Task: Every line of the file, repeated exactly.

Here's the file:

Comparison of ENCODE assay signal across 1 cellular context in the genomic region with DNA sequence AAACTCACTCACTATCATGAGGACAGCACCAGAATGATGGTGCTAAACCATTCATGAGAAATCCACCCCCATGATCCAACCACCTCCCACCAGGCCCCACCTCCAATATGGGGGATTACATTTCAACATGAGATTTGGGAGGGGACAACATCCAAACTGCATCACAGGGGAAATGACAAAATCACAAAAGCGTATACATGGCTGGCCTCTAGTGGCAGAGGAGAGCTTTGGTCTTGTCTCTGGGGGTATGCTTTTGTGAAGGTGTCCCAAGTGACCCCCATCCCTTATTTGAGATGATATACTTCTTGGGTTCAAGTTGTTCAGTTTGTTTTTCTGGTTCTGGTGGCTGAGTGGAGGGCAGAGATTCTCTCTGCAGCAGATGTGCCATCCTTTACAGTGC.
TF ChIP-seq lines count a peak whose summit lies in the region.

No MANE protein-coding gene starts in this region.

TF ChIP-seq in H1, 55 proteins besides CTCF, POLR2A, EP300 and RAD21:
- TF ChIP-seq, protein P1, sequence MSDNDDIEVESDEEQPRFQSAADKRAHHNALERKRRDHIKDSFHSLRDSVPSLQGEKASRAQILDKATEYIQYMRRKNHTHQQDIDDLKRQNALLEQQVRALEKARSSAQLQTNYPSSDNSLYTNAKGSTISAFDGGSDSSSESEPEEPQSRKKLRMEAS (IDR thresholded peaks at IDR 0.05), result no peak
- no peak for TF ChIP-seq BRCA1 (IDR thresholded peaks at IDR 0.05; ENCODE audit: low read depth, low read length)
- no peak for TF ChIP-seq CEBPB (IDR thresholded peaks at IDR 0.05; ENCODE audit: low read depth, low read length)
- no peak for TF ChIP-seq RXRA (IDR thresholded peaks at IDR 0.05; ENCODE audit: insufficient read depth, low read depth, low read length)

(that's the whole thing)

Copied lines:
Comparison of ENCODE assay signal across 1 cellular context in the genomic region with DNA sequence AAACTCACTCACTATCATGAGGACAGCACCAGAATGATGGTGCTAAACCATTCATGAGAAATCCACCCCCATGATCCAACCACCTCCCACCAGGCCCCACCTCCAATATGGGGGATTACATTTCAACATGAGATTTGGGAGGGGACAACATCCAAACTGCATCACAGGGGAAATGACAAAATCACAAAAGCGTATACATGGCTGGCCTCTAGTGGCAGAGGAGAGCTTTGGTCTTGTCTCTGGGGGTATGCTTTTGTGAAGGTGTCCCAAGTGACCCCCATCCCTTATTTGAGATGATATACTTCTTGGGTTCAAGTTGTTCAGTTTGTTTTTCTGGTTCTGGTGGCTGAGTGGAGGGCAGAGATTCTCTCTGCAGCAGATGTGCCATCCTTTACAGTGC.
TF ChIP-seq lines count a peak whose summit lies in the region.

No MANE protein-coding gene starts in this region.

TF ChIP-seq in H1, 55 proteins besides CTCF, POLR2A, EP300 and RAD21:
- TF ChIP-seq, protein P1, sequence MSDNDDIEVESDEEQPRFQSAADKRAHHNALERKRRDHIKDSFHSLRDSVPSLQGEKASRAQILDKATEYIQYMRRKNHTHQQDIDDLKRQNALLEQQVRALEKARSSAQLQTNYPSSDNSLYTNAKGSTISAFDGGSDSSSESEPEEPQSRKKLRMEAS (IDR thresholded peaks at IDR 0.05), result no peak
- no peak for TF ChIP-seq BRCA1 (IDR thresholded peaks at IDR 0.05; ENCODE audit: low read depth, low read length)
- no peak for TF ChIP-seq CEBPB (IDR thresholded peaks at IDR 0.05; ENCODE audit: low read depth, low read length)
- no peak for TF ChIP-seq RXRA (IDR thresholded peaks at IDR 0.05; ENCODE audit: insufficient read depth, low read depth, low read length)